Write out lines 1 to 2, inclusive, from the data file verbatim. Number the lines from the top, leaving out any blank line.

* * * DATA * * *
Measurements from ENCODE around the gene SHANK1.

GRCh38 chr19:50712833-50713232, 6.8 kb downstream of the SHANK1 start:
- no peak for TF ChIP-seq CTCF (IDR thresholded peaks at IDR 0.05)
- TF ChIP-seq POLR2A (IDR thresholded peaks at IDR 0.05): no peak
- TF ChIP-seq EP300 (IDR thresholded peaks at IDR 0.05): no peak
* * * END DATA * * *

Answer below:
Measurements from ENCODE around the gene SHANK1.

GRCh38 chr19:50712833-50713232, 6.8 kb downstream of the SHANK1 start: